I’m often asked, “what’s the best diet for weight loss? Honestly, I never ever give a straight answer because, quite frankly, I don’t believe in “diets”, per se. To me, most appeal to people’s vanity with claims promising effortless, rapid weight loss, oftentimes, regardless of whether or not a person exercises.
Believe it or not, 1 out of every 3 adults in the United States is currently dieting to lose weight yet nearly 70% of American adults are still overweight.
So, clearly the sheer act of dieting isn’t working for the masses.
But, before I fully delve into this topic, some clarification is warranted, specifically in relation to the terms “dieting” versus “diet”.
The term “dieting” describes the act of restricting calories or certain macronutrients (carbohydrates and/or dietary fat) for weight loss purposes. This is perpetually confused with the term “diet”, which simply refers to one’s habitual eating patterns.
When it comes to weight loss, weight management and overall good health, maintaining a healthy, well-balanced ‘diet’ should be the focus as opposed to the habitual act of ‘dieting’. Still, in the United States alone, consumers spend an estimated $42 billion annually on dieting products and services, most of which aren’t working for the average weight loss seeker.
So, what’s the problem here?
Well, I think it’s really an issue of adherence, mainly due to the fact that a large majority of dieting programs simply require unsustainable changes in eating patterns.
It’s quite difficult, if not impossible to restrict calories and macronutrients over the long-term.
This is why over 75% of individuals who resolve to lose weight each year generally abandon their dieting programs by the spring. This is also why 95% of individuals who do lose weight typically regain it over time.
Truth is, whether you’re limiting your food intake, eliminating carbohydrates or even counting points, all dieting programs work, as they generally require some level of calorie manipulation.
A pound of fat houses an average of 3,500 calories. So, if you create a 3,500-calorie deficit over a given period of time through dieting (or exercise), you’ll eventually lose a pound.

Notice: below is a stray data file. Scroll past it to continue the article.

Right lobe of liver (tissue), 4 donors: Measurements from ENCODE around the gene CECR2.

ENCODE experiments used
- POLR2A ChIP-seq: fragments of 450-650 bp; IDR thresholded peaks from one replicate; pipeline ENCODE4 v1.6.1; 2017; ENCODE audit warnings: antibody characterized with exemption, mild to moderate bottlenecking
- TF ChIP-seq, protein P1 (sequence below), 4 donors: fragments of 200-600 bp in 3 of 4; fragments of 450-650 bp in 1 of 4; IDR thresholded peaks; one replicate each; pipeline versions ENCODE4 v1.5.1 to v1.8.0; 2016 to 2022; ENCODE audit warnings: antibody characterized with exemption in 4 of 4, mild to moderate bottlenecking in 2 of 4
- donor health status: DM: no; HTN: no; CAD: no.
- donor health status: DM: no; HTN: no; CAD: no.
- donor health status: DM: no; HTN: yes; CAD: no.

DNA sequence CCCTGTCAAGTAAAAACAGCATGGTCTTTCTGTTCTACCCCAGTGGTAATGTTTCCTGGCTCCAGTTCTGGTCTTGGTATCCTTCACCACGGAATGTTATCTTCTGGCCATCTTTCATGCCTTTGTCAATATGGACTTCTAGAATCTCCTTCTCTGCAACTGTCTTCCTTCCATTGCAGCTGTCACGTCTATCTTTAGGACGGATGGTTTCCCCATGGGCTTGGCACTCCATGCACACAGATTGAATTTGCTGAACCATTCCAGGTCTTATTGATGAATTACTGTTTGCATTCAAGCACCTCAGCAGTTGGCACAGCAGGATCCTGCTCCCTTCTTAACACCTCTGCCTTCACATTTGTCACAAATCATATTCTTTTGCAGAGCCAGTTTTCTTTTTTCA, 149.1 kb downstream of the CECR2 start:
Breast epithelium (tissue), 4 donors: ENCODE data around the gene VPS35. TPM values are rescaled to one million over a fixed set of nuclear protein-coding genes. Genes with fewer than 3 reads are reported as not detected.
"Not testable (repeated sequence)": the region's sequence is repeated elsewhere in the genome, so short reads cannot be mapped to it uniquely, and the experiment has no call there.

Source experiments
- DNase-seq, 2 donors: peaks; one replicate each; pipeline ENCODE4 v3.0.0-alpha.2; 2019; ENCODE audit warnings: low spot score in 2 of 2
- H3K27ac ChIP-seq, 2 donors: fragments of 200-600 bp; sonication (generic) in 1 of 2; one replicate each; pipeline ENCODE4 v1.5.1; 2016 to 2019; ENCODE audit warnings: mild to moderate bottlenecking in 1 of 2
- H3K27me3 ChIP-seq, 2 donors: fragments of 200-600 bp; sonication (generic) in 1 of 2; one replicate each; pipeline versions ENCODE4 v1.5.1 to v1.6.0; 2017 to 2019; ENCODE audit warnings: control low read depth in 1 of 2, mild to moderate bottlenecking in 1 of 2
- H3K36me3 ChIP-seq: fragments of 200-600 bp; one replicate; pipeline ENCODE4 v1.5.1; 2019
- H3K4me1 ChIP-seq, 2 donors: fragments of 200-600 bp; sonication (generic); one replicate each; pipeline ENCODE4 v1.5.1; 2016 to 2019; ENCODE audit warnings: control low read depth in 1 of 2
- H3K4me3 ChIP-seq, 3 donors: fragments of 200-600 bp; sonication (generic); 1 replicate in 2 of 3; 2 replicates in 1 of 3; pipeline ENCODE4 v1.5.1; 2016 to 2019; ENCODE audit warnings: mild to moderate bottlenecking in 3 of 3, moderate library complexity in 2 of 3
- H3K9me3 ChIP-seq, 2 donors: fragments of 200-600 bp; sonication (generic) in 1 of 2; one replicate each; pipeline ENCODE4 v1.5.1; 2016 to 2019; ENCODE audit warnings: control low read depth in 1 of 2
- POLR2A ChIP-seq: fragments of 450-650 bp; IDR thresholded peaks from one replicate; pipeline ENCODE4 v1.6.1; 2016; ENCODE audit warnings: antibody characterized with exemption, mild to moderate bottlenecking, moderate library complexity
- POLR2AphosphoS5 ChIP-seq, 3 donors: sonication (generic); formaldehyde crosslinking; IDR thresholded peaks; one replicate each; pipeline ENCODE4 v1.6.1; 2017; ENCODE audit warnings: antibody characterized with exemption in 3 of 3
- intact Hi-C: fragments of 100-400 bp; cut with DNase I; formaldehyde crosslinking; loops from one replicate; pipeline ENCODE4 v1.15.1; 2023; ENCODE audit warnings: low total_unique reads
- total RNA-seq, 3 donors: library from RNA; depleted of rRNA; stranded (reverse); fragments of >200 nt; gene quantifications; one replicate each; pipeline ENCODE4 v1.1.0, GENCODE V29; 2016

To encourage calorie deficits, many dieting programs require use of appetite suppressants and similar supplements that support reductions in overall food intake. Others require the use of prepackaged meals, smoothies and shakes that contain a fixed amount of macronutrients. Since some macronutrients yield more calories than others, manipulating them will inherently result in changes in calorie intake.
Now, a lot of regimens are more under your control, requiring the simple act of counting calories (or points) and then cutting food intake to a certain point.
There’s really nothing blatantly wrong with any of the dieting programs I’ve mentioned, as one can achieve dramatic weight loss results with adherence. Problem is, long-term adherence is often unachievable. Therefore, dieting should really be approached as a short-term project with a definite start and a definite end, after which, strategies for long-term weight management should ensue.
This is how to make dieting work for you!
Successfully maintaining a weight loss after dieting is a continuous process WITHOUT a definite end.
It’s a permanent lifestyle change.
That 5% of folks who’ve been able to lose weight and successfully keep it off over the long-term have four things in common:
- They implemented a dieting program involving moderate calorie restriction (a reduction of daily calorie intake by 15-17%) and/or sensible macronutrient manipulation (slight reductions in carbohydrate intake);
- They supplemented their dieting program with regular exercise (cardiovascular “cardio” exercise and weight training) and spontaneous physical activity (taking the stairs and/or walking a few extra blocks throughout the day);
- They maintained sensible eating patterns after achieving weight loss; and
- They continued to accumulate at least an hour of daily exercise/physical activity after weight loss.
Again, following ANY dieting program can result in significant weight loss. But, understanding you can’t be a dieter forever, you should approach dieting with a definite end date and ensure your program encourages flexible eating patterns and moderate weight loss over time.
And it doesn’t stop there!
Regular exercise and spontaneous physical activity during and after weight loss are also critical for maintaining your body weight, as they promote continuous calorie deficits, which reduce your chances of gaining weight again.
Learn how to diet right for effective and safe weight loss. Get your copy of Leaving Your Fat Behind today!
Disclaimer: The information provided is for educational and informational purposes only and is not intended to diagnose, treat, cure or prevent any disease. Any reader who is concerned about his or her health should contact a physician for advice.
Before starting an exercise training program you should first make sure that exercise is safe for you. If you are under the age of 55 years and generally in good health, it is probably safe for you to exercise. However, if you are over 55 years of age and/or have any health problems, be sure to consult with your physician before starting an exercise training program.